Lenovo Legion Y530 vs Y540: What is a Better Option?

Estimated read time 10 min read

Here is the detailed review of Lenovo Legion Y530 vs Lenovo Legion Y540 with comparison and the reason why one is better than other and vise versa. Have a look before buy one.

Comparison Table

Lenovo Y530


Lenovo Y540

1 TB HDD Storage 1 TB HDD
Intel Core i7 (8th Gen) Processor Processor Intel Core i7 (9th Gen) Processor
15.6″ (39.62 cm) display, 1920 x 1080 px Display 15.6″ (39.62 cm) display, 1920 x 1080 px
Dual Speakers Speakers Stereo Speakers
Yes Webcam Yes
2.2 GHz Clockspeed 2.6 GHz
4 GB Graphic Processor 6 GB
LED Display Type LED
Standard Notebook Keyboard Keyboard Gaming Keyboard
2.3 Kg Weight 2.31 Kg
802.11 a/b/g/n/ac Wireless Lan 802.11 a/b/g/n/ac
4.2 Bluetooth 4.2

Y540 vs y530


Lenovo Y530:

My unit has the 4 core Intel i5-8300H CPU, but it’s also available with the 6 core i7-8750H. I’ve got 16gb of memory running at DDR4-2666 in dual channel, but again this was customizable while ordering.

For the storage, it’s got a single M.2 slot with NVMe support, as well as a single 2.5-inch drive bay. I didn’t buy a 2.5-inch drive for my unit, and I’ve got a 256gb NVMe SSD installed.

For the graphics, there’s an Nvidia GTX 1060 6GB, although it’s also available with a 1050 or 1050 Ti. This powers the 15.6” 1080p IPS screen, again 3 options are available here, there are 250 nit and 300 nit 60Hz panels, and a 300 nit 144Hz panel, I’ve just got the 300 nits 60Hz panel here.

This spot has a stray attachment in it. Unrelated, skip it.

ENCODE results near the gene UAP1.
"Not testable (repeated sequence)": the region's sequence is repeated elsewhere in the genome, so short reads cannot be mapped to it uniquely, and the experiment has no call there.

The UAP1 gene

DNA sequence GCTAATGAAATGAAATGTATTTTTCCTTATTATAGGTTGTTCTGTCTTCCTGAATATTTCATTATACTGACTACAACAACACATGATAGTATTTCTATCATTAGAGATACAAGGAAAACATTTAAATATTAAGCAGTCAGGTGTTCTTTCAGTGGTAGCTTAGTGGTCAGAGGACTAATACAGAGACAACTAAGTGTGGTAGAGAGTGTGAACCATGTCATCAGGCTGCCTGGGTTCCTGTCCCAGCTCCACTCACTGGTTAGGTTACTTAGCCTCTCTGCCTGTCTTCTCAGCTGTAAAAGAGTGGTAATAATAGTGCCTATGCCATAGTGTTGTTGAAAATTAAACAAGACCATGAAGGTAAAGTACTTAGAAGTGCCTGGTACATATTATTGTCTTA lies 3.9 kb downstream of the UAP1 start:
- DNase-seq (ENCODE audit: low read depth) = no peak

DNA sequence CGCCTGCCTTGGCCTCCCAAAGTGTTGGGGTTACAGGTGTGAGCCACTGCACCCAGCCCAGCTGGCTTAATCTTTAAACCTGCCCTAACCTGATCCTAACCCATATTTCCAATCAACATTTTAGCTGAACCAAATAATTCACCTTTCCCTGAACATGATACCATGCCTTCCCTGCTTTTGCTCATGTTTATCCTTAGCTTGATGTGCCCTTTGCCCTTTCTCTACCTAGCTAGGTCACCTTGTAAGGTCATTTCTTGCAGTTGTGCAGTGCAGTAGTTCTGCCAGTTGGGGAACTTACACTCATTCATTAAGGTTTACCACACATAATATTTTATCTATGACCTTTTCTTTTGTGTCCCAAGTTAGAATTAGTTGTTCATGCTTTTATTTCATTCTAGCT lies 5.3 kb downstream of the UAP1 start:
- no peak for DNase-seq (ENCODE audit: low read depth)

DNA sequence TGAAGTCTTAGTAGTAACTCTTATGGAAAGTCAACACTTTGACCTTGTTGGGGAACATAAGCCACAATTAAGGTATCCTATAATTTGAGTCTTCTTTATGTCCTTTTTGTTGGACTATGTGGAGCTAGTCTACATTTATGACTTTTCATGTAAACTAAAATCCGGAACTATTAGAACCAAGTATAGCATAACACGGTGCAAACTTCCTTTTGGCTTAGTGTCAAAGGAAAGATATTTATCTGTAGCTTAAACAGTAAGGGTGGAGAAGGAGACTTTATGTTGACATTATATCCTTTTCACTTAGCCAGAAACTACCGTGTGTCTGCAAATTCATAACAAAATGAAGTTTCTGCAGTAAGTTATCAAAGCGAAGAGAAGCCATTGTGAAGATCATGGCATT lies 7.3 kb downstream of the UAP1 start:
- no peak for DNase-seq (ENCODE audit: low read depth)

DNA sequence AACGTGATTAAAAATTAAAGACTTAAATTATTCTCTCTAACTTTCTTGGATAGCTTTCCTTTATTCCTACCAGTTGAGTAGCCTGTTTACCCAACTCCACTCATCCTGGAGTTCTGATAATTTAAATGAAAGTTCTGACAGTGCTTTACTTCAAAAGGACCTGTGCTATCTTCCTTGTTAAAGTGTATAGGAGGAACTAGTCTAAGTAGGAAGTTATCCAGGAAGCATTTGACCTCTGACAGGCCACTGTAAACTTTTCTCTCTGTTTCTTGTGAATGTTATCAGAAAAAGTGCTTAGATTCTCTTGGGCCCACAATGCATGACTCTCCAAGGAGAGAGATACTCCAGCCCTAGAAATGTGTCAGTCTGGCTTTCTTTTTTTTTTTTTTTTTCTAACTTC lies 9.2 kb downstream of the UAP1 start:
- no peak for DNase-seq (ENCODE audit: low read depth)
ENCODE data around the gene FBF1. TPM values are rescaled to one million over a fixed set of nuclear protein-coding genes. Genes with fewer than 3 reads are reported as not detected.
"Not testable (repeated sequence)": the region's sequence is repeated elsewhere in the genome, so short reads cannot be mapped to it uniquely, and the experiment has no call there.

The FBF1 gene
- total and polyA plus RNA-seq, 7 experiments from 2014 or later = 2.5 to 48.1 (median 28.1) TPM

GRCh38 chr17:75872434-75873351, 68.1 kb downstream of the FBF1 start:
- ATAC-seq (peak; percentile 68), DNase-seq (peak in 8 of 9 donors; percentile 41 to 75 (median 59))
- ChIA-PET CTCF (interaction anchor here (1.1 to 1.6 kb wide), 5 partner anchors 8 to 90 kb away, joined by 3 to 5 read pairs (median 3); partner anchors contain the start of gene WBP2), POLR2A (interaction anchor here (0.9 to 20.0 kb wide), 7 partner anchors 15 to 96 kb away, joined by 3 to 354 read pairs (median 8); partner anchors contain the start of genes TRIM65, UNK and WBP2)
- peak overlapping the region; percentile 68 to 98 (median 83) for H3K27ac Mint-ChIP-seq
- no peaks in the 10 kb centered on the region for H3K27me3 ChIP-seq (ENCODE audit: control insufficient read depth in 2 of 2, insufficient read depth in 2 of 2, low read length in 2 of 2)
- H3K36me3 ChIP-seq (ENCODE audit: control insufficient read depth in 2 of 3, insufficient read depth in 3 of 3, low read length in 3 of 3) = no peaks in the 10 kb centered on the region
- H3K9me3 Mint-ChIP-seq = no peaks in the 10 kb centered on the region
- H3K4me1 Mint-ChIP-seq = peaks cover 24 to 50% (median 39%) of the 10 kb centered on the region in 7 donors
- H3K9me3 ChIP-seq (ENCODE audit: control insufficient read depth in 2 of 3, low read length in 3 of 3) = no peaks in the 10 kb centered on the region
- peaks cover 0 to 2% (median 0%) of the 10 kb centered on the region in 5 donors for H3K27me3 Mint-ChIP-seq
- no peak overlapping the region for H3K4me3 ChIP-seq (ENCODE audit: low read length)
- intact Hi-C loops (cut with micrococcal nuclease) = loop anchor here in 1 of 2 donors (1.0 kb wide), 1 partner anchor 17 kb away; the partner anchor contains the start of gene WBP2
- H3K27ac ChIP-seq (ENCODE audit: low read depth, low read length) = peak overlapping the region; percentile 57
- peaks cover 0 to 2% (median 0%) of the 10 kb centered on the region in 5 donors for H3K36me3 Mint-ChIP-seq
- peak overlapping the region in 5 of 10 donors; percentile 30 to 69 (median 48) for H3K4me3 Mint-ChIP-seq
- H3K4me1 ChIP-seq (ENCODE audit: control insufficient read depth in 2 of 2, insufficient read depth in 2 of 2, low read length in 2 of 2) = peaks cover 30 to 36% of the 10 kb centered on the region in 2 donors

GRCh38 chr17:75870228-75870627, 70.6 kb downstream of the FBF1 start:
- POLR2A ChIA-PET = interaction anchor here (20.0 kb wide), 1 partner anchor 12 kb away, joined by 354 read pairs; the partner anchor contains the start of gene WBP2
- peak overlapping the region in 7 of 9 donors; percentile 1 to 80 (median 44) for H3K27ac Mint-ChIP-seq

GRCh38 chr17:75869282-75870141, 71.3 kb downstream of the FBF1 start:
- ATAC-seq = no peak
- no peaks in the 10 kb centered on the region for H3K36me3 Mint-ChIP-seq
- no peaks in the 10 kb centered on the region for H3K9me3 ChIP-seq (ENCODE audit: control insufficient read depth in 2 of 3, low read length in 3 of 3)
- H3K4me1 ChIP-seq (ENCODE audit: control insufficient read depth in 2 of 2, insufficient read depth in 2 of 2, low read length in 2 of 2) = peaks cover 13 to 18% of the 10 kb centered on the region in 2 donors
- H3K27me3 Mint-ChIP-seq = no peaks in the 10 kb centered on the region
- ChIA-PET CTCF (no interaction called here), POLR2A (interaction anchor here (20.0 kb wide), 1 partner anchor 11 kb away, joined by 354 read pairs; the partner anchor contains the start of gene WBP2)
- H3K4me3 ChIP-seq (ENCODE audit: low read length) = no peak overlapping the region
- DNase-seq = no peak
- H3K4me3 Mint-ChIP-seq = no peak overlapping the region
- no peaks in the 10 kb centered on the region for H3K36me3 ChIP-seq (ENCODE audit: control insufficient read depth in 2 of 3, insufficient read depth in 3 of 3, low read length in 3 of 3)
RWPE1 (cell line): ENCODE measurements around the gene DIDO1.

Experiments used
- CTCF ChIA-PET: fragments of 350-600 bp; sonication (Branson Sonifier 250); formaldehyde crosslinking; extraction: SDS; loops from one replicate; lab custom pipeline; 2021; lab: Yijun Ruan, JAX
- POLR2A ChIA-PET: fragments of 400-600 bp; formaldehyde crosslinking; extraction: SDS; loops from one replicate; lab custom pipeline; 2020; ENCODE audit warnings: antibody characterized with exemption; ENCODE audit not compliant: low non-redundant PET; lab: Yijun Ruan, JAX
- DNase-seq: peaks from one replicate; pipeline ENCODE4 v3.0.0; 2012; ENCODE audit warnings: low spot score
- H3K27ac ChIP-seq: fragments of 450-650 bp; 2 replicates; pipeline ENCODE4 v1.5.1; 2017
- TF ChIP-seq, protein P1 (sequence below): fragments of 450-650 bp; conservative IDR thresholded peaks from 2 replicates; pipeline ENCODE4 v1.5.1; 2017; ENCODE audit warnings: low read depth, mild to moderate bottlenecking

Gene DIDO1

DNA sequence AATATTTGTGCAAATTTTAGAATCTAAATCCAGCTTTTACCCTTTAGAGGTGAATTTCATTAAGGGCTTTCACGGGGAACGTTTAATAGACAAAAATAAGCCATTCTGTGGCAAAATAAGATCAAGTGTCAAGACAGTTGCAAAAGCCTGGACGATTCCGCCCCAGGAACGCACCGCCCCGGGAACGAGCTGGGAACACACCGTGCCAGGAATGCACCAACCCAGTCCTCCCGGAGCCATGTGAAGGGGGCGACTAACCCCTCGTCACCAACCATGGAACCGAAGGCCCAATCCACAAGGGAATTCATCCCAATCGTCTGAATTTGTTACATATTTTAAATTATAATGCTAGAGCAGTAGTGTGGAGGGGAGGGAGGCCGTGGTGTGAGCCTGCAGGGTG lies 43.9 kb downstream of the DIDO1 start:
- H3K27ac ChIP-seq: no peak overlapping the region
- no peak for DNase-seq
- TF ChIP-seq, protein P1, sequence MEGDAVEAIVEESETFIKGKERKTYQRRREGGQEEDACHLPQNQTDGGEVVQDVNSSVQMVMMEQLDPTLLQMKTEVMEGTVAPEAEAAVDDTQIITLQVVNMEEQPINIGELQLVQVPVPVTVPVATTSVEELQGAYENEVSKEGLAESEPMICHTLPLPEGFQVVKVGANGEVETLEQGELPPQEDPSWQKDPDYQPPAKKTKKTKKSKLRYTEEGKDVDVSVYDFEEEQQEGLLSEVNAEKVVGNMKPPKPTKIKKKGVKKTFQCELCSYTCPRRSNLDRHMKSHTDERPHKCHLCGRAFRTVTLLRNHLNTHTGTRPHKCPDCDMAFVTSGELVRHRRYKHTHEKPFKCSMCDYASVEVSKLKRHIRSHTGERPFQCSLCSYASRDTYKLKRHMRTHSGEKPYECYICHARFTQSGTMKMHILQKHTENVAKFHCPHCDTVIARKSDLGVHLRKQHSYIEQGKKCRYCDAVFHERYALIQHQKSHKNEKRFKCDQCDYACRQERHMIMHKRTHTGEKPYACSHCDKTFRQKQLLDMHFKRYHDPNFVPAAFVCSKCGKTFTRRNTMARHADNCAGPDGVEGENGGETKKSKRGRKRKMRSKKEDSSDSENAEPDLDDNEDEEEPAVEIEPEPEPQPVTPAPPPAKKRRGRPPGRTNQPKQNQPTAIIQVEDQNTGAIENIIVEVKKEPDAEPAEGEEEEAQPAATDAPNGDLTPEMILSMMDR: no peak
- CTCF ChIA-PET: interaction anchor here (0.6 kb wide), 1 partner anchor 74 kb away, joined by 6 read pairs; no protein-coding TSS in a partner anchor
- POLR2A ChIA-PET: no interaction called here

For network connectivity, there’s a gigabit ethernet port, 802.11ac WiFi and Bluetooth version 4.1.

Lenovo Y540:

My unit has the Intel i7-9750H CPU, 80 watts Nvidia GTX 1660 Ti graphics, and 16gb of memory running in dual channel, well I bought it with single-channel but installed dual-channel for testing.

For storage, I’ve got a 512GB NVMe M.2 SSD, and a 15.6” 1080p 60Hz screen, but again that’s just because I cheaped out when buying this, you can get 144Hz too.

For network connectivity, it’s got gigabit ethernet, 802.11ac WiFi and Bluetooth 5. There are a few different configurations available though.

y530 vs y540


Lenovo Y530:

The Y530 has a black grooved plastic lid with the Legion logo towards the side, while the interior is also all matte black with a smooth sort of rubberized texture. All edges and corners were nice and smooth, and overall build quality felt quite nice.